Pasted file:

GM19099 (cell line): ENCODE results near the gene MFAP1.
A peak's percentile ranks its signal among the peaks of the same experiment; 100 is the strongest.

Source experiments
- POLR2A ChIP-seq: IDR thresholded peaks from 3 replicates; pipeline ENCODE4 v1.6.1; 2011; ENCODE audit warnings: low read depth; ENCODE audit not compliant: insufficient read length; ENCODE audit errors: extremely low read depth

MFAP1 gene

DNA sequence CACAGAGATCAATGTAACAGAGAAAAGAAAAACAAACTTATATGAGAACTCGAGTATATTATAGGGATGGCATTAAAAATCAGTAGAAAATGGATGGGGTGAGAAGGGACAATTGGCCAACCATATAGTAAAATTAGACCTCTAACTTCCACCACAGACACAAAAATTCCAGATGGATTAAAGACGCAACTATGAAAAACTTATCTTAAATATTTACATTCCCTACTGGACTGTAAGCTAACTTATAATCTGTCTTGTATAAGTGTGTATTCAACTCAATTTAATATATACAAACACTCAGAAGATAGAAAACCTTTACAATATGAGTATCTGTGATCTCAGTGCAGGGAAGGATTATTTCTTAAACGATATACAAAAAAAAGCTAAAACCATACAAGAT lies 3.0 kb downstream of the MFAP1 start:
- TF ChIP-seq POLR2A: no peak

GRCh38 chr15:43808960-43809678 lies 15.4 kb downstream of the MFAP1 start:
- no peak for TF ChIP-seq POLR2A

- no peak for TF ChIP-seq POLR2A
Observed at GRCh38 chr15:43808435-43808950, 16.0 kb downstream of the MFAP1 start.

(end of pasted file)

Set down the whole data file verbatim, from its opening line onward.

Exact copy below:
GM19099 (cell line): ENCODE results near the gene MFAP1.
A peak's percentile ranks its signal among the peaks of the same experiment; 100 is the strongest.

Source experiments
- POLR2A ChIP-seq: IDR thresholded peaks from 3 replicates; pipeline ENCODE4 v1.6.1; 2011; ENCODE audit warnings: low read depth; ENCODE audit not compliant: insufficient read length; ENCODE audit errors: extremely low read depth

MFAP1 gene

DNA sequence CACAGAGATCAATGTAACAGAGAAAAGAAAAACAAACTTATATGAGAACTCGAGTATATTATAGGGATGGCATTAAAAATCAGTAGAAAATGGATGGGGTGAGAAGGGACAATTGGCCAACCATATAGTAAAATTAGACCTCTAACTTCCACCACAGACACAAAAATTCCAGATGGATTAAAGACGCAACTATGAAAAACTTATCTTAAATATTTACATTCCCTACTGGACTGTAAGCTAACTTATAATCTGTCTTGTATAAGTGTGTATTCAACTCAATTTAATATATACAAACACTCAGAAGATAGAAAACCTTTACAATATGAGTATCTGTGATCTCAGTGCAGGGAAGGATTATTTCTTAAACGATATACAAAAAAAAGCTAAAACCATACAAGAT lies 3.0 kb downstream of the MFAP1 start:
- TF ChIP-seq POLR2A: no peak

GRCh38 chr15:43808960-43809678 lies 15.4 kb downstream of the MFAP1 start:
- no peak for TF ChIP-seq POLR2A

- no peak for TF ChIP-seq POLR2A
Observed at GRCh38 chr15:43808435-43808950, 16.0 kb downstream of the MFAP1 start.